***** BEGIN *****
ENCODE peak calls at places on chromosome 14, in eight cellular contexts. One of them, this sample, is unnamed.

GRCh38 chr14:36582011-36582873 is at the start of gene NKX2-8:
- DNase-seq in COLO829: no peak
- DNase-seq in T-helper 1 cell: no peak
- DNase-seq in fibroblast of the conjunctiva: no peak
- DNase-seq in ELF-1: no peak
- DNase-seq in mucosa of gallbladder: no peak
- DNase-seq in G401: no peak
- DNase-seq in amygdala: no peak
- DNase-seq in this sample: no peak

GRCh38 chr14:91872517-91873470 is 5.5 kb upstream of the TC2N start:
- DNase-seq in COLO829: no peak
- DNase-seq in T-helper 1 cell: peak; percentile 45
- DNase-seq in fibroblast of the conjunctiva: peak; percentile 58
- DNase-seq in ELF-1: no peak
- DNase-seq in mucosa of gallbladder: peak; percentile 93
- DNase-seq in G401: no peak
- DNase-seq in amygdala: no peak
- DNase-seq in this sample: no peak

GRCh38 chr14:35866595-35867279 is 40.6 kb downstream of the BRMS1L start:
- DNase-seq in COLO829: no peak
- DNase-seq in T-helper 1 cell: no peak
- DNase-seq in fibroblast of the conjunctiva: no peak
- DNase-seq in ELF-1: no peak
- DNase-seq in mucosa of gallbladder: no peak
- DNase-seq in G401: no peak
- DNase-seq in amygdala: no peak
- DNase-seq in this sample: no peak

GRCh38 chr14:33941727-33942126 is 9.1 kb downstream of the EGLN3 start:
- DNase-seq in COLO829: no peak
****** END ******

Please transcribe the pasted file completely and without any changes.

ENCODE peak calls at places on chromosome 14, in eight cellular contexts. One of them, this sample, is unnamed.

GRCh38 chr14:36582011-36582873 is at the start of gene NKX2-8:
- DNase-seq in COLO829: no peak
- DNase-seq in T-helper 1 cell: no peak
- DNase-seq in fibroblast of the conjunctiva: no peak
- DNase-seq in ELF-1: no peak
- DNase-seq in mucosa of gallbladder: no peak
- DNase-seq in G401: no peak
- DNase-seq in amygdala: no peak
- DNase-seq in this sample: no peak

GRCh38 chr14:91872517-91873470 is 5.5 kb upstream of the TC2N start:
- DNase-seq in COLO829: no peak
- DNase-seq in T-helper 1 cell: peak; percentile 45
- DNase-seq in fibroblast of the conjunctiva: peak; percentile 58
- DNase-seq in ELF-1: no peak
- DNase-seq in mucosa of gallbladder: peak; percentile 93
- DNase-seq in G401: no peak
- DNase-seq in amygdala: no peak
- DNase-seq in this sample: no peak

GRCh38 chr14:35866595-35867279 is 40.6 kb downstream of the BRMS1L start:
- DNase-seq in COLO829: no peak
- DNase-seq in T-helper 1 cell: no peak
- DNase-seq in fibroblast of the conjunctiva: no peak
- DNase-seq in ELF-1: no peak
- DNase-seq in mucosa of gallbladder: no peak
- DNase-seq in G401: no peak
- DNase-seq in amygdala: no peak
- DNase-seq in this sample: no peak

GRCh38 chr14:33941727-33942126 is 9.1 kb downstream of the EGLN3 start:
- DNase-seq in COLO829: no peak